The biggest anti-drug bust of the week was at Playa Zapotal en Carrillo, Guanacaste. Wednesday three men beached what appears to be a drug boat and fled. The presumed crew, three Colombians, were caught a few miles away after one stole a bike from a 14 year old, said Berrocal's ministry.

The U.S. Coast Guard intercepted the boat at sea and drove it to shore, eventually into the hands of the Fuerza Pública, the Servicio Nacional de Guardacostas, the Vigilancia Aérea, the Policía de Control de Drogas and the Unidad Canina (K-9). When found, the boat was empty, but officials are conducting extensive searches to see if drugs have been hidden nearby. The boat could carry up to two tons of cocaine as well as two more tons of fuel.

The boat, typical of its type, had four 200-horsepower outboard motors.  It carried 1,175 liters (about 310 gallons) of fuel. Some Costa Rican fishermen have a steady business of supplying fuel to these drug boats, and the crew of this craft might have made a mid-ocean pit stop before being detected. Fishermen usually get cocaine as payment, and then sell the drugs in the internal Costa Rican market.

Berrocal was at an unusual closed meeting with the Comisión de Narcotráfico of the Asamblea Legislativa for two hours Thursday in which he discussed the recent arrest of Colombian men who were accused of being hired gunmen sent to Costa Rica. They were ordered by Colombian drug lords to kill Berrocal and Rodrigo Arias, minister of the Presidencia and the brother to the president, in revenge for their efforts to block drug shipments, officials said at the time.

When the men were sent back to Colombia as illegal aliens, officials there set them free.


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San José, Costa Rica, Friday, July 20, 2007, Vol. 7, No. 143

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Honeymoon couple robbed
by bandits at Quepos hotel


By the A.M. Costa Rica staff

Two hotel guests on their honeymoon in Quepos became victims of robbers in their own room Tuesday.

The Fuerza Pública and the Judicial Investigating Organization said that the pair were in their room when two armed men broke in and beat up the man.

The victims were identified as husband and wife Chris Brundritt and Katherine Brideh, said police, adding that they were U.S. citizens.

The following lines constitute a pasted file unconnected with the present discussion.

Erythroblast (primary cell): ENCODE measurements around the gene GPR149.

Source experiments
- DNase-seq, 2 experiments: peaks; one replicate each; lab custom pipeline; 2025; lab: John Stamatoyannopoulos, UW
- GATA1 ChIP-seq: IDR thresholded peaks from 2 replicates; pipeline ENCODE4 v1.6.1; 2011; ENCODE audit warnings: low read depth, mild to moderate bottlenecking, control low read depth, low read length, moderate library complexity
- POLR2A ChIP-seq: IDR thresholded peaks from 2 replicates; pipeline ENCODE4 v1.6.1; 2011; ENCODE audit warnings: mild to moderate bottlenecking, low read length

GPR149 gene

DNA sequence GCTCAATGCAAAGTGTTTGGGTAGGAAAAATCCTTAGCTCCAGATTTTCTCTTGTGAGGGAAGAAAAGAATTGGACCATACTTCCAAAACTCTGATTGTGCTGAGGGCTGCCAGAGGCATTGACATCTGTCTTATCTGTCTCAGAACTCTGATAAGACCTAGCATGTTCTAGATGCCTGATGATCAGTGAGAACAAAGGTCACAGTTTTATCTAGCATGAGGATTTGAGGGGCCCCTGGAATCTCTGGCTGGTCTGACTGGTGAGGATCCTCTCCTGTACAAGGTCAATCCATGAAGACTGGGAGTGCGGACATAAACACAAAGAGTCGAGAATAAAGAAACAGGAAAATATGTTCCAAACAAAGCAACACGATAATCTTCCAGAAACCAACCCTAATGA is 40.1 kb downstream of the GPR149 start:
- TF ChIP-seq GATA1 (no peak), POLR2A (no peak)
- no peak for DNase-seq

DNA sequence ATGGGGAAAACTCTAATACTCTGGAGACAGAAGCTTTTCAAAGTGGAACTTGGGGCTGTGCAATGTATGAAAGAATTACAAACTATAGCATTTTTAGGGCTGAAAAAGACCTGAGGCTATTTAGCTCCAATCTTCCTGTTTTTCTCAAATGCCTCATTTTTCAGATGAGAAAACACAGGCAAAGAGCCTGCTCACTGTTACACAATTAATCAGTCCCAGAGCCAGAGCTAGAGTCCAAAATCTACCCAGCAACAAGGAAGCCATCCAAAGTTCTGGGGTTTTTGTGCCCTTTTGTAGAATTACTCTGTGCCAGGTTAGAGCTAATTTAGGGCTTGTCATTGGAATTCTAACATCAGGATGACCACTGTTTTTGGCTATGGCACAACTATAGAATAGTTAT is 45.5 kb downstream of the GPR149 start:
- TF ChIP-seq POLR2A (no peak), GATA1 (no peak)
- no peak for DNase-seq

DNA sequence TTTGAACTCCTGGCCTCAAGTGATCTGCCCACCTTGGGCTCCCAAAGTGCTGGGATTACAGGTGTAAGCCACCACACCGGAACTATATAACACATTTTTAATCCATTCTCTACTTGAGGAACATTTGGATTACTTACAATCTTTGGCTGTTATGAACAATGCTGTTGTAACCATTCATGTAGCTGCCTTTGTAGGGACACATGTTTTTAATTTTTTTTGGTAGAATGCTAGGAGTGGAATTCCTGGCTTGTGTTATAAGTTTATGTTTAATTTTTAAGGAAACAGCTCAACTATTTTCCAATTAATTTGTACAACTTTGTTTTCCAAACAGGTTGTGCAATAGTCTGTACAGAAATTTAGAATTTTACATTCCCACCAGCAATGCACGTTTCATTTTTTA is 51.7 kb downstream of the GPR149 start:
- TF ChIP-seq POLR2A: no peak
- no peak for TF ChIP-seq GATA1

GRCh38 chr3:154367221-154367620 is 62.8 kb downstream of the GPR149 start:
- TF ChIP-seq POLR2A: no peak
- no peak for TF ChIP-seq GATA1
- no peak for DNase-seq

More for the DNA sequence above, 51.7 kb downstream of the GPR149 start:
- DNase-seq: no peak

It was Tuesday about 11 p.m. in Villa 9 of the Hotel Pájaro Azul when the intruders entered and began to beat up the man in the face and head, said police.

They took $400. jewelry, a cell phone and credit cards before fleeing, said police. Officers confirmed that the pair were on their honeymoon.

Tamarindo will seek out
mosquito breeding places


By the A.M. Costa Rica staff

Tamarindo will hold a community cleanup Tuesday to try to rid the area of the breeding places of mosquitoes that carry dengue.

The cleanup is being organized by the Asociacion pro Mejoras de Playa Tamarindo, although they are urging all residents to join in.

Dengue has reached epidemic proportions in Costa Rica this year with more than 8,000 cases now reported from the Pacific and Caribbean coasts.

Health officials in Limón on the Caribbean coast are going so far as to conduct house-to-house searches, looking inside each living unit to make sure that there are no standing puddles of water. They also are spraying, but health officials say that the insecticide is only 50 percent effective against adult mosquitoes and overuse can cause problems with humans.

Tamarindo on the northwest Pacific coast will attack the Aedes aegypti mosquito at the spots where it breeds: old pots, tires and other trash that holds water. A release by the association said it also was directing its plea to those in charge of construction sites where a lot of trash may be found.

Crooks use air tragedy
to steal data on computers


By the A.M. Costa Rica staff